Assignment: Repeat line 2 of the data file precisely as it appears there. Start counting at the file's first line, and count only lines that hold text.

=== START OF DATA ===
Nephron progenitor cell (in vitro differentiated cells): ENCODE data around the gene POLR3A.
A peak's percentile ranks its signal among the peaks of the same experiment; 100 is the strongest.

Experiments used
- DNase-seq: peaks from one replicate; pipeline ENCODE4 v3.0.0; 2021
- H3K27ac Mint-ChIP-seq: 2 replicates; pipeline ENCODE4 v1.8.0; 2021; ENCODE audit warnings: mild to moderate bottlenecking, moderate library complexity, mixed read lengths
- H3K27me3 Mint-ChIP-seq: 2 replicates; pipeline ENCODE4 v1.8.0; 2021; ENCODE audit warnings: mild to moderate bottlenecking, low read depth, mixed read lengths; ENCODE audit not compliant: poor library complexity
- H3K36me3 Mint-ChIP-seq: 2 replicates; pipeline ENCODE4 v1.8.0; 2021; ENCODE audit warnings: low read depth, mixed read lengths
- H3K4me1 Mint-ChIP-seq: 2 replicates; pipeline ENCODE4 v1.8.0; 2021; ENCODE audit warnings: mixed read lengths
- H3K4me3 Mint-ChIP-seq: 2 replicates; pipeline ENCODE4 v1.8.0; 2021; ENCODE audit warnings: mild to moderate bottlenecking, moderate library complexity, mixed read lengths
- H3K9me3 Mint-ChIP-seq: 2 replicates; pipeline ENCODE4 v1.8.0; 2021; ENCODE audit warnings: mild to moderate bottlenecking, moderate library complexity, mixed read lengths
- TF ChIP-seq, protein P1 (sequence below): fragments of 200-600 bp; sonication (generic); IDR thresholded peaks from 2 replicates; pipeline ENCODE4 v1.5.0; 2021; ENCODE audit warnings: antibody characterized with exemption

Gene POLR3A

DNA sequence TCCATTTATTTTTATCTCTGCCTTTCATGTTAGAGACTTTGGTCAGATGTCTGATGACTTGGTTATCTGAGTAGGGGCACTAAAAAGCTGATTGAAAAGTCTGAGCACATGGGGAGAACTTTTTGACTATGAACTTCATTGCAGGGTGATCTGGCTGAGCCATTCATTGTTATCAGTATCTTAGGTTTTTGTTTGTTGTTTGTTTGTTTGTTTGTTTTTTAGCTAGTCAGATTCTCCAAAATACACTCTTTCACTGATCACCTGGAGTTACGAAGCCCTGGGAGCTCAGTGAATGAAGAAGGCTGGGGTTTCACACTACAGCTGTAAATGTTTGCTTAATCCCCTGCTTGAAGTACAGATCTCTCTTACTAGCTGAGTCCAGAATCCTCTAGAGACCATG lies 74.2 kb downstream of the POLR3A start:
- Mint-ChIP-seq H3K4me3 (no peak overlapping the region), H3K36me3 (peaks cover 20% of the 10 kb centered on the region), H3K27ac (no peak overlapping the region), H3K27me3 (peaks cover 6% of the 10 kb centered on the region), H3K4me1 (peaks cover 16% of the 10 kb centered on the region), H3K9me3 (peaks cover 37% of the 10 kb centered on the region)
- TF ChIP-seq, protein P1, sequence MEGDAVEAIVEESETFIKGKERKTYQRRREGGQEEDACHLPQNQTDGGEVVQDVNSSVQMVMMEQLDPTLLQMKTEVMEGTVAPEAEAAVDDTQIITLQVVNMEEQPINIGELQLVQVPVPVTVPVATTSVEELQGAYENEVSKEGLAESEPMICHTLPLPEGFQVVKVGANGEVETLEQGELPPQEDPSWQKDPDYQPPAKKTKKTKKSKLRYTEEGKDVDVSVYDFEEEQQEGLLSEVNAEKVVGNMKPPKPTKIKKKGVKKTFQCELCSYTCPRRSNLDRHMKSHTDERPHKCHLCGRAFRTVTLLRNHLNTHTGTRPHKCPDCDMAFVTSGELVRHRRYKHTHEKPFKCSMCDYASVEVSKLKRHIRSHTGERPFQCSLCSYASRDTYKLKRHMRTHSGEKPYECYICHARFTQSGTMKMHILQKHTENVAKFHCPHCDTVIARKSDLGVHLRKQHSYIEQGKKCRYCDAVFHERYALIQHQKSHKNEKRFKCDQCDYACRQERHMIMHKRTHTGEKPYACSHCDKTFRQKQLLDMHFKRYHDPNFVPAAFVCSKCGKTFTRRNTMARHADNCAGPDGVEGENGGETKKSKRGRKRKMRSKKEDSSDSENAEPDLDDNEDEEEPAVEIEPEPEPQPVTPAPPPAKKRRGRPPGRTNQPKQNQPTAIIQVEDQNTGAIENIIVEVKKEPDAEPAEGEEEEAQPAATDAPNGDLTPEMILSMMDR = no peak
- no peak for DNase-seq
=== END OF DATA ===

A peak's percentile ranks its signal among the peaks of the same experiment; 100 is the strongest.